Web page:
Even though PS4's APU is weak compared to high end desktops, console buyers aren't going to be that interested in shelling out over $700, and subsidizing a high end rig is going to result in some ungodly expensive games.
Because the consoles are standardized, that means the developers can extra more performance than a PC with similar hardware, since there are at least hundreds or thousands of different hardware+software combinations to program for.
The APU's 8 eight cores also allows the games to be ported to PC, with native 8-core support. That means four cores without HT is no longer the top of the line. An quad i7 with HT, or even a hexacore is more worth buying for gaming.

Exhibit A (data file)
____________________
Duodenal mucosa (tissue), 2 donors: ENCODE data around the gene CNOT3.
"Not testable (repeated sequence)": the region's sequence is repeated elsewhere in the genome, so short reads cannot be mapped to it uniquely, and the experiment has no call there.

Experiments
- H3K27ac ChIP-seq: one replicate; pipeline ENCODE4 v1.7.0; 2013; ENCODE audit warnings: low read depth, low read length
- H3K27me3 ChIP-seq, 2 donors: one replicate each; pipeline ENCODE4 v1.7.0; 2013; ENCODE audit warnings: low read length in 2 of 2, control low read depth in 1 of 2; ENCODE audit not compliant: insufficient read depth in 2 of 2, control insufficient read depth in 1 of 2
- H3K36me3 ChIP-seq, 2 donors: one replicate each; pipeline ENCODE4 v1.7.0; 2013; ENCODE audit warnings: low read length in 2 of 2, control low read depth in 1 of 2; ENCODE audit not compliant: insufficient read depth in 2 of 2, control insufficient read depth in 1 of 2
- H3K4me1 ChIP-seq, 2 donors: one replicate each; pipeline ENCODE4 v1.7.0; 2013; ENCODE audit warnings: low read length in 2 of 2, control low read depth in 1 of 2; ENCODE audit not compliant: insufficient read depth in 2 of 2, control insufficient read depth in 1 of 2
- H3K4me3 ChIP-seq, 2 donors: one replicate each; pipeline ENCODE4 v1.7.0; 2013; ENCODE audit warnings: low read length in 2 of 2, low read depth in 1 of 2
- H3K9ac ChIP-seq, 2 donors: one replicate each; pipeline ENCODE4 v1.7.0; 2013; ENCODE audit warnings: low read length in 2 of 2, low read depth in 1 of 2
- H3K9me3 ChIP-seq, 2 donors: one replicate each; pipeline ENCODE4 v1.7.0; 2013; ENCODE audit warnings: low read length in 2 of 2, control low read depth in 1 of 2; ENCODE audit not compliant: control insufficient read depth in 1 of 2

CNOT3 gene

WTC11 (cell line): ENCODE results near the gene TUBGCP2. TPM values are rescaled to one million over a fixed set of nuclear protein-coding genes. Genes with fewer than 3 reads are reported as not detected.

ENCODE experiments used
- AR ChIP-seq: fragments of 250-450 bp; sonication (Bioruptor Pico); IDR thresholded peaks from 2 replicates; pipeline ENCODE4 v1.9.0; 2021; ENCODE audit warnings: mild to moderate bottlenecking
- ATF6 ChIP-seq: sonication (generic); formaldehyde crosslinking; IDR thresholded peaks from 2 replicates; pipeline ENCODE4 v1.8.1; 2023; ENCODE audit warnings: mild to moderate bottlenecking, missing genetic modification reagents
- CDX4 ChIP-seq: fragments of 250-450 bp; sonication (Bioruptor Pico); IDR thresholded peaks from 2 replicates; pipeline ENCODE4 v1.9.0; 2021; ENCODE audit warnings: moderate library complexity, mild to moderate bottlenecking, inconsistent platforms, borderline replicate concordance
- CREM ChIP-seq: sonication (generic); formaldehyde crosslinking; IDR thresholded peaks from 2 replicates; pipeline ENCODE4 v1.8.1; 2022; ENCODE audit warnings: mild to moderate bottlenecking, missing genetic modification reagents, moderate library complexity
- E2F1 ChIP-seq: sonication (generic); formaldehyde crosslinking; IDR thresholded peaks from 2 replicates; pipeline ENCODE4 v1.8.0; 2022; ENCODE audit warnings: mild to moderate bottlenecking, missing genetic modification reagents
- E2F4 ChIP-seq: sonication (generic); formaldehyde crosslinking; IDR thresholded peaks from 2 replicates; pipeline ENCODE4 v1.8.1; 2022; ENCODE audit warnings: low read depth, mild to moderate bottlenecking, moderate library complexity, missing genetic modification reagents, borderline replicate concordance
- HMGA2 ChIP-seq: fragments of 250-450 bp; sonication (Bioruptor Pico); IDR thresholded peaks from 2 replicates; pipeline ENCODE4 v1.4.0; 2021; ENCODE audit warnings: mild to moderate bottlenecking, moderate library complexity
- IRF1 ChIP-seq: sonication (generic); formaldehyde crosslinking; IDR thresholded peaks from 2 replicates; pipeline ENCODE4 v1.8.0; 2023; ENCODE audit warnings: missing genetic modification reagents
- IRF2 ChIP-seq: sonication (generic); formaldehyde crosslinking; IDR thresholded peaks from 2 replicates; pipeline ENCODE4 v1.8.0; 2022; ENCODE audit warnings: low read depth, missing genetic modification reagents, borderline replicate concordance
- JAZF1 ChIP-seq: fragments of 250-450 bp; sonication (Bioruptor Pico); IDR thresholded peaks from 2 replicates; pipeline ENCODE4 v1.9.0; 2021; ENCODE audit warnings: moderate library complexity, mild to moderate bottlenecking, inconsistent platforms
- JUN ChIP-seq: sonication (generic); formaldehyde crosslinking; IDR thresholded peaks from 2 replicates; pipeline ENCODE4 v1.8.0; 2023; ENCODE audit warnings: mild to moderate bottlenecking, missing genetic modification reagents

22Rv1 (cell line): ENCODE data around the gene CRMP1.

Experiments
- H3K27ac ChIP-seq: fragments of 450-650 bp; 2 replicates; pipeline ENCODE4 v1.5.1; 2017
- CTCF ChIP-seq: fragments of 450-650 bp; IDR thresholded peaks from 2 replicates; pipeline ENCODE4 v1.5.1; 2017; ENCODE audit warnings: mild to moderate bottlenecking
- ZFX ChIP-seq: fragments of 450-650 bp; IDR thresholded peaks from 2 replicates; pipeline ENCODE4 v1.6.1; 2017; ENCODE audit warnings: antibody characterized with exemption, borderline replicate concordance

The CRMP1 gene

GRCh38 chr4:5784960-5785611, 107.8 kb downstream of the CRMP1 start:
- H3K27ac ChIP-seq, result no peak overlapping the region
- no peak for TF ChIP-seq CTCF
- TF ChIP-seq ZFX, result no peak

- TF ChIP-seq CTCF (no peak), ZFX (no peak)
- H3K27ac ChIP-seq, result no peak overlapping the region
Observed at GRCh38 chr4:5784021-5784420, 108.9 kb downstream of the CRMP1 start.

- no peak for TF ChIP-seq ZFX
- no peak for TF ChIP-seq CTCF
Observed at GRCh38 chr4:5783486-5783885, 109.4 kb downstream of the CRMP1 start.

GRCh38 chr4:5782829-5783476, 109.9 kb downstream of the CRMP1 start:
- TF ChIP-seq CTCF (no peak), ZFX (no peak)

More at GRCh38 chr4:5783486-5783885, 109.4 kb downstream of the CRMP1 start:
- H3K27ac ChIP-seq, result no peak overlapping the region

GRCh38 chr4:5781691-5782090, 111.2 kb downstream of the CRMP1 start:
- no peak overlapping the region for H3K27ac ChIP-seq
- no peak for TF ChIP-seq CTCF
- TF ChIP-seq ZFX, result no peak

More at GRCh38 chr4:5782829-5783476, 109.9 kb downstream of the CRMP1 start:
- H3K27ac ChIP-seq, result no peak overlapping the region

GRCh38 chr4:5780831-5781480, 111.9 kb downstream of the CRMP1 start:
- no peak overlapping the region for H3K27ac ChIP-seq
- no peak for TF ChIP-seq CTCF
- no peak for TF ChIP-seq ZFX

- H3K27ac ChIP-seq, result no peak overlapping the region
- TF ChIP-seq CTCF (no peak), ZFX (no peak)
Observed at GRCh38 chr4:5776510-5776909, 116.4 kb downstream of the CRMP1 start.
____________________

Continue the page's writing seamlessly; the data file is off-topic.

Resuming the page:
Since the APU also has HSA support, GPU computing would also become increasingly used, which is what Intel does not want. Nividia may also face an uphill battle with their reluctance to support HSA because of CUDA.
Also, the APU's GPU performance is between a 7850 and 7870. I wouldn't call that weak.
I recall trying an A8 or A10 laptop. It was surprising to be able to play games at medium settings at a bargain price of $600. However, I didn't buy it since I only need a new laptop in the summer since my current laptop has slightly better performance (though has much worse battery life overall), and that's when mobile Richland laptops should be coming out.
I also recall trying to game on Intel HD 2000. Never again. And going with Intel + discrete mobile GPU would cost more than an APU setup.
Edited by A Bad Day - 3/2/13 at 9:30am